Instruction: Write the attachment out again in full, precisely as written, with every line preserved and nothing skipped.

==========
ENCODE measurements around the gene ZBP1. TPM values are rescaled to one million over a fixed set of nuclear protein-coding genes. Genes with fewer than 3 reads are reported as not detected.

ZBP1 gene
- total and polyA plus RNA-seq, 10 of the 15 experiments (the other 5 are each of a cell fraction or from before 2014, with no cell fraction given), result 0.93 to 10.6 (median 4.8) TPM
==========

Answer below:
ENCODE measurements around the gene ZBP1. TPM values are rescaled to one million over a fixed set of nuclear protein-coding genes. Genes with fewer than 3 reads are reported as not detected.

ZBP1 gene
- total and polyA plus RNA-seq, 10 of the 15 experiments (the other 5 are each of a cell fraction or from before 2014, with no cell fraction given), result 0.93 to 10.6 (median 4.8) TPM